So, often you need to get excel data into SQL ‘in a hurry’ for analysis. After you’ve done a base case analysis you can go about getting the data in a more ‘regular’ fashion. What’s the fastest way to get an excel into SQL? AceOleDb…that’s how. See the distributed query below:
SELECT * FROM OPENROWSET(‘Microsoft.ACE.OLEDB.12.0’, ‘Excel 12.0; Database= c:\PATH_TO_YOUR_EXCEL_FILE.xls’ ,’select * from [sheet1$]’)
If you have a ‘new’ box you may be lucky, and you can run the above code and it will just work. But, if you’re the first to try this in your domain there can be a number of issues.
1st, note that if you’re operating from your own personal machine, but SSMS is connected to a remote server (a somewhat typical scenario) please pay close attention to the “path”. The SQL is running on the remote box, so when you tell it to look on the “C” drive for a file, it looks on the server’s C drive.
Second, you may run into a number of errors that will need to be solved by your DBA running one or all of the following commands:
sp_configure ‘Ad Hoc Distributed Queries’, 1; GO
EXEC master.dbo.sp_Msset_oledb_prop N’Microsoft.ACE.OLEDB.12.0?, N’AllowInProcess’, 1
EXEC master.dbo.sp_Msset_oledb_prop N’Microsoft.ACE.OLEDB.12.0?, N’DynamicParameters’, 1
Those are the easy fixes. One of the errors you may get is that your AceOleDB may not be ‘registered’. If this is the case, you’ll need to install the MS Access Database Engine 2010 Redistributable, which you’ll find here. Yes, that does say “MS Access”…and yes, done right, you’ll be able read Excel files having loaded the “MS Access” redistributable. When your DBA installs the redistributable, note that he will have a choice 32 bit or 64 bit. With today’s modern machines, your choice should normally be the 64 bit option. Note that with 32 bit machines you have to choose 32 bit (duh). But, you COULD install the 32 bit on a 64 bit machine…you just have to have a good reason…and that would be a different blog post. We’re going to stick with the 64 bit option.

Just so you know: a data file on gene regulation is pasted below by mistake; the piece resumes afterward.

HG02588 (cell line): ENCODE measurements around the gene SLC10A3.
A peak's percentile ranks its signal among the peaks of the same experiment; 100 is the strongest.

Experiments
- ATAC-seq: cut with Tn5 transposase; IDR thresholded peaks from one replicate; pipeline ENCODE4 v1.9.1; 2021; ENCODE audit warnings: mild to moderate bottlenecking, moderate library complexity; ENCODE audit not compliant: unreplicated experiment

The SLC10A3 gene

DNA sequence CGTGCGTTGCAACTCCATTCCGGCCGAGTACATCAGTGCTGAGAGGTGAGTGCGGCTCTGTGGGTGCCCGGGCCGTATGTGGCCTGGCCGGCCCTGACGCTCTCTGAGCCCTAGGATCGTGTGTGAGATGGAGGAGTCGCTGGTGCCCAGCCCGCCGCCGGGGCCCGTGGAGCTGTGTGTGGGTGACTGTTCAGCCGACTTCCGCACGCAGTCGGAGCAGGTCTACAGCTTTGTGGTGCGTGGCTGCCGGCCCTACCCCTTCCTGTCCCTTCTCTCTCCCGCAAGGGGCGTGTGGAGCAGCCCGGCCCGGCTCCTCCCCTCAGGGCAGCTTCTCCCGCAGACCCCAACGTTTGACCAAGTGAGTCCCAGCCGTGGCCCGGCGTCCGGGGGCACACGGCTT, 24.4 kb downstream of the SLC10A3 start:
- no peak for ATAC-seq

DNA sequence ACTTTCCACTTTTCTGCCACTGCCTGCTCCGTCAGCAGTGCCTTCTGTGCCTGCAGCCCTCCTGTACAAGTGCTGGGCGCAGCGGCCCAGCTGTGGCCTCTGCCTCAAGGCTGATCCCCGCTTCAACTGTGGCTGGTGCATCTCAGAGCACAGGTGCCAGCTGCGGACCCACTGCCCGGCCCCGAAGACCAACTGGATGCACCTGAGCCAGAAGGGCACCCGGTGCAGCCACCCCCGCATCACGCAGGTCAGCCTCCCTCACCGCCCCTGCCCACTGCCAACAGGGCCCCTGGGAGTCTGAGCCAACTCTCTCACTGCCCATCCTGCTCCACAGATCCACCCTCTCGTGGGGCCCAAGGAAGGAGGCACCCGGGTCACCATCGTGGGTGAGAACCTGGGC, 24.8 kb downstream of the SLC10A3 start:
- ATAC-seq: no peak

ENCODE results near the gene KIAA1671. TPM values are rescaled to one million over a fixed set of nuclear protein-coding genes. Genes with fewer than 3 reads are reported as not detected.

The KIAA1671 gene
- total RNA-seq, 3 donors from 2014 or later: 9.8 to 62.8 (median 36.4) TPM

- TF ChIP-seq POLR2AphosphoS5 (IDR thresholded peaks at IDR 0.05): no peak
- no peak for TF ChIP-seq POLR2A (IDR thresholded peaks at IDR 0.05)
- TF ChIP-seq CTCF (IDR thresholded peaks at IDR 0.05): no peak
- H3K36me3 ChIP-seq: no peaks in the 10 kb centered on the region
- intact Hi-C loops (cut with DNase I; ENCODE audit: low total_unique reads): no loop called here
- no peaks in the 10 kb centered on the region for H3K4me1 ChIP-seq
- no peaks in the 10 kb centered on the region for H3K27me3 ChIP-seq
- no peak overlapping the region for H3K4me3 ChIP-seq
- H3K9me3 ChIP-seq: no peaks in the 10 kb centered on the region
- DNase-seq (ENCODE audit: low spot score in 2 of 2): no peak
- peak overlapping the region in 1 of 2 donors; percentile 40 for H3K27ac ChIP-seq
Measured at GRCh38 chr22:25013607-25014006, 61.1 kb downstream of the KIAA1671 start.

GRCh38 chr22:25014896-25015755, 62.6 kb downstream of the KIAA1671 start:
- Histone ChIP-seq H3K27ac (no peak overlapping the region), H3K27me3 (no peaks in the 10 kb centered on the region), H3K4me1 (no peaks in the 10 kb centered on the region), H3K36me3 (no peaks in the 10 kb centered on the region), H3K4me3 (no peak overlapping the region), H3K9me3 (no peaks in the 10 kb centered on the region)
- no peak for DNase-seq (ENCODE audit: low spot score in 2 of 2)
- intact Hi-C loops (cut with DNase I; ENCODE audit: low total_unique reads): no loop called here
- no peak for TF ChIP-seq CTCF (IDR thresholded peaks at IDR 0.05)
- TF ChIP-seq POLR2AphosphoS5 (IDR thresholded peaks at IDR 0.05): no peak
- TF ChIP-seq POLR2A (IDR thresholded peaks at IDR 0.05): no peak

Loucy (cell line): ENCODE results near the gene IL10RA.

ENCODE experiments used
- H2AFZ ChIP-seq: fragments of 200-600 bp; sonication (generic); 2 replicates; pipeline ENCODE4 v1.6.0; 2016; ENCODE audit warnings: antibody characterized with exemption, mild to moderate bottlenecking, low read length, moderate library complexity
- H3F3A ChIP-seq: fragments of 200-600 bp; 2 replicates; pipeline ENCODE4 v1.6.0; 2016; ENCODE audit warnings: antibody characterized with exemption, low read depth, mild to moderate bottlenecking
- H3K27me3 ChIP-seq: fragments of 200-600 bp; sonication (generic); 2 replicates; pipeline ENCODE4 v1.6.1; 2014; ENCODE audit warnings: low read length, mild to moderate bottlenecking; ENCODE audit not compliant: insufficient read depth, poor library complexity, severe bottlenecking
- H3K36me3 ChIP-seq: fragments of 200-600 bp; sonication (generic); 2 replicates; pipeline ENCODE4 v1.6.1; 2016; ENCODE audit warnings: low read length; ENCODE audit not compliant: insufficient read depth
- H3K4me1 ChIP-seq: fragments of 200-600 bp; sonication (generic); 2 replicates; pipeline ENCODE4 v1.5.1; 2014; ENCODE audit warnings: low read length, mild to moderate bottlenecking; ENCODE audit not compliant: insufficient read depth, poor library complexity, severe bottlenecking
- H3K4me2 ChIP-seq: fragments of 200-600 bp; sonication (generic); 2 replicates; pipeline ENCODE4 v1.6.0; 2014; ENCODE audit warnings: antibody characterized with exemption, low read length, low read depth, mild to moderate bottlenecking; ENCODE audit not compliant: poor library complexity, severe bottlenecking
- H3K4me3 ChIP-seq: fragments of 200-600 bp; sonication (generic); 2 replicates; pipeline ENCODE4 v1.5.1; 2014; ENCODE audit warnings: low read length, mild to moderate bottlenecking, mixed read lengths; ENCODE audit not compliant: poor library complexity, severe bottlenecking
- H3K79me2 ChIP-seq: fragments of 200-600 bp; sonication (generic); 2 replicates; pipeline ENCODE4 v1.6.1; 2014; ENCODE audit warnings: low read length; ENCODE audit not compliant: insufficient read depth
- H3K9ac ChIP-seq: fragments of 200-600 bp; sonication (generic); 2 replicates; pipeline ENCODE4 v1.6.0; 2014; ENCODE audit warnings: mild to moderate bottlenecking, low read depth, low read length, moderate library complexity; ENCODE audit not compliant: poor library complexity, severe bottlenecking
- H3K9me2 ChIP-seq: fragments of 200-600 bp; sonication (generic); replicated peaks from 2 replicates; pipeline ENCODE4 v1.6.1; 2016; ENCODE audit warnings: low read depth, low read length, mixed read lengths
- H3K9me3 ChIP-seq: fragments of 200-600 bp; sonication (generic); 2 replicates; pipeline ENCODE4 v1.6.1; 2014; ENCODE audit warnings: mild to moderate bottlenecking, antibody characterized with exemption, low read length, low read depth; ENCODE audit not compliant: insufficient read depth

After installing the 64 bit AceOleDb.dll (that’s the primary result of doing the above install), you could check to verify what the DBA did. Here’s how you know…you check C:\program files\Common files\Microsoft shared\OFFICEXX (where XX corresponds to your version of office.) If you find AceOleDb.dll in that folder, then SUCCESS. You should be able to run the distributed query listed at the beginning of this article.
If, instead, you find AceOleDb.dll in C:\program files (x86)\Common files\Microsoft shared\OFFICEXX your guy installed the 32 bit version.
SSMS doesn’t really care which version of the file is registered…it is ambidextrous. But, other programs do care. Specifically, your “Import Wizard”. But that is also another post…for a later time.